So, then what are we? We are a people whom Hashem chose to fulfill the Torah; our DNA is spiritual if you will. What does that mean? It means that Hashem brought us into this world with the mission to adhere to His Torah and be a light unto the nations under the guide of His Torah. It is a part of our essential being, our very soul; it is inseparable from our existence. For 2,000 years, a Jew living in Yemen and a Jew living in in Poland read the same Torah, followed the same laws, recited the same blessings, and they both knew that they were brothers who prayed to one day return to the same land that they both came from! Our very being, every breath we take is the Torah, the covenant that we have with Hashem. That is eternal and cannot be taken away. To not actively choose the Torah is to ignore our essence, our inherent truth that Hashem planted within us as a people. 

The observant Jew is not making a lifestyle choice, he is tapping into the essence of his soul; the mission that the Creator gifted him as a Jew. The Torah is a blueprint for us, which is meant to be used to direct our steps towards Hashem. In the famous Shema prayer, which comes out of the fifth book of the Torah, Devarim, we are told to serve Hashem with all our heart, all our soul, and all our means. We each have a different heart, a unique soul, and our own distinctive physical and spiritual means that are given to us by Hashem. So, there is a personal aspect to our relationship with Him characterized by our personal strengths, weaknesses, flaws, and talents. However, this personal aspect is guided by the concrete laws written out in the Torah; Hashem’s will. A person who aspires to keep the laws of Torah has their own personal baggage. We each enter our relationship with Hashem with our unique traits that don’t go away just because one is observant. Our inclinations, good and bad, follow us everywhere we go. Each moment is an opportunity to choose good, to choose what Hashem expects of us. Striving to live by the Torah means one has accepted Hashem’s sovereignty over oneself and the entire universe. One who chooses the Torah does not become a slave to their own limited mind and forever changing emotions.  Choosing the Torah means that one has made the lifelong commitment to forever aspire to improve themselves and the world around them as Hashem prescribes in His Torah. One cannot compare themselves to anyone else, but only to themselves. Choosing the Torah means coming closer to the truest essence Hashem implanted in us as a Jew, the truest freedom one can attain. This ranges from Shabbat to Kashrut, from business dealings to honoring our parents, from greeting everyone we meet with a smile to selflessly giving ourselves to our spouse, children, and family. To choose the Torah is to choose Hashem’s desire for the beautiful world that He created for you to uncover to His presence in.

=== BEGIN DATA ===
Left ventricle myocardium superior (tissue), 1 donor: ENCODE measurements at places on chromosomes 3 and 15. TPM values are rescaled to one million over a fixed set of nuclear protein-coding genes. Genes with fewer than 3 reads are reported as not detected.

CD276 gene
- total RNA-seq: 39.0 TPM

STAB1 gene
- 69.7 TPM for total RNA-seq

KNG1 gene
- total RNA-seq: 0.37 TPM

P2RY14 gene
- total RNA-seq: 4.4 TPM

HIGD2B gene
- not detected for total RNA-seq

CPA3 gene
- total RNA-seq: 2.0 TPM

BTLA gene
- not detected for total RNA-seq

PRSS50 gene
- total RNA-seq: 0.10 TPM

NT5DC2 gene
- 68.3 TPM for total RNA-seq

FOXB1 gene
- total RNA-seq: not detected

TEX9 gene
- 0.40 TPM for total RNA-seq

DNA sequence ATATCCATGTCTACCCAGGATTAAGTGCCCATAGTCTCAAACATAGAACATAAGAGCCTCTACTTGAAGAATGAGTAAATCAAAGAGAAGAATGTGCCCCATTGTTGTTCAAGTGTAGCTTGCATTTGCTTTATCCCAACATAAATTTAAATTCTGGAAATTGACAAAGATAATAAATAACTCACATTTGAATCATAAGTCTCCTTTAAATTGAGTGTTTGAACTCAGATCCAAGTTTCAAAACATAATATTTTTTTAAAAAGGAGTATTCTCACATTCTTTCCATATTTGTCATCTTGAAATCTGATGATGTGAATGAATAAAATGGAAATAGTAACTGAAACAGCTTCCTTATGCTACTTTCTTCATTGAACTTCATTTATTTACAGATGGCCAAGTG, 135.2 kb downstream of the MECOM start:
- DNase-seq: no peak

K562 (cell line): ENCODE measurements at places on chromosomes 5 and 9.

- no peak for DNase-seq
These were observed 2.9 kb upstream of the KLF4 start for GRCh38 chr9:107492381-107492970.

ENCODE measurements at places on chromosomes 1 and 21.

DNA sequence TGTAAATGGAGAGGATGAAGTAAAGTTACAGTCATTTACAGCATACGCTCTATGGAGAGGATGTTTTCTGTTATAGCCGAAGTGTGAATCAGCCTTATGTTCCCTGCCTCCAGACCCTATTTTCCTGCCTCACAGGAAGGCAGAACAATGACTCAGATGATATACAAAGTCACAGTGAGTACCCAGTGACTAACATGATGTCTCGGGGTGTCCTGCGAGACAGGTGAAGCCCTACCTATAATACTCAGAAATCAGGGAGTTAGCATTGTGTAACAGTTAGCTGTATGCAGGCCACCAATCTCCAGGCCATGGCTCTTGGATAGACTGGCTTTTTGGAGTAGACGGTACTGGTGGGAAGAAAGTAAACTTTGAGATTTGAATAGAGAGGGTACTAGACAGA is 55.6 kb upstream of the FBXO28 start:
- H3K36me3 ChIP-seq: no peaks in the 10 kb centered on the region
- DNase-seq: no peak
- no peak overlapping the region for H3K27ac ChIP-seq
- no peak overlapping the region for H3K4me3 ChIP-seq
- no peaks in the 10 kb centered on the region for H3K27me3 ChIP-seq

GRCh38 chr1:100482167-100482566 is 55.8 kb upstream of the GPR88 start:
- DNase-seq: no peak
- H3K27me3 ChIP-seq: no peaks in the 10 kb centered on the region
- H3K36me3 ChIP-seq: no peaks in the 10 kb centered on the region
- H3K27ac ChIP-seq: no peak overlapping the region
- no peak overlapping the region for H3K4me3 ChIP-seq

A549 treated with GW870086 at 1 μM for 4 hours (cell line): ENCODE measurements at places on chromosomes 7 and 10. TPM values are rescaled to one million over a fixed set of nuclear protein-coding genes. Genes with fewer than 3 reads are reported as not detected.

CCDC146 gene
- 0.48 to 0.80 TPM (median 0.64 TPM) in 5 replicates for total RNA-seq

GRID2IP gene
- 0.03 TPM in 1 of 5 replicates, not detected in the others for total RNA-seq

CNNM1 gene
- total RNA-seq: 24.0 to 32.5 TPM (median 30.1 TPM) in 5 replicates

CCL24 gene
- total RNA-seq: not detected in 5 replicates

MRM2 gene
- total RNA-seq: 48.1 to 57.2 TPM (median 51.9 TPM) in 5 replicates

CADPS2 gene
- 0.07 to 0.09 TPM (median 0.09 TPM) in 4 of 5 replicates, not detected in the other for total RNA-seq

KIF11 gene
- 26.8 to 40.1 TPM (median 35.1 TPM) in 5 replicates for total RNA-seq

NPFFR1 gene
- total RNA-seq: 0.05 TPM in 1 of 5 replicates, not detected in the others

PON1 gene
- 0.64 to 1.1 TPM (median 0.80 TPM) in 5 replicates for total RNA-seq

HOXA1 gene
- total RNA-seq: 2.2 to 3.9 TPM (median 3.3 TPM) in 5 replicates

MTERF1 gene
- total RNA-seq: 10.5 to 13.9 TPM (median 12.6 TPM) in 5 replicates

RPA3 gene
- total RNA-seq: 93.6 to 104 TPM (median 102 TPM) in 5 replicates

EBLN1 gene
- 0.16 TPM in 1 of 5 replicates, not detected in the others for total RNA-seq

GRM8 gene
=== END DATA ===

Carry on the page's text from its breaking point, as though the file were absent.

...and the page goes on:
At Mt. Sinai, the Midrash explains that Hashem lifted the mountain over our heads. We had no choice but to accept His Torah. This teaches us a valuable lesson. In life, we have free will in everything except for free will, making choices; we MUST make choices in life, we are not free to not make choices! When Hashem lifted Mt. Sinai over our head, He showed us that Torah is like free will, we cannot avoid it, it is our essence as His nation chosen to have a unique relationship with Him, it is our very being, it is the freest choice that a Jew can make in their  relationship with the Almighty Creator of the Universe.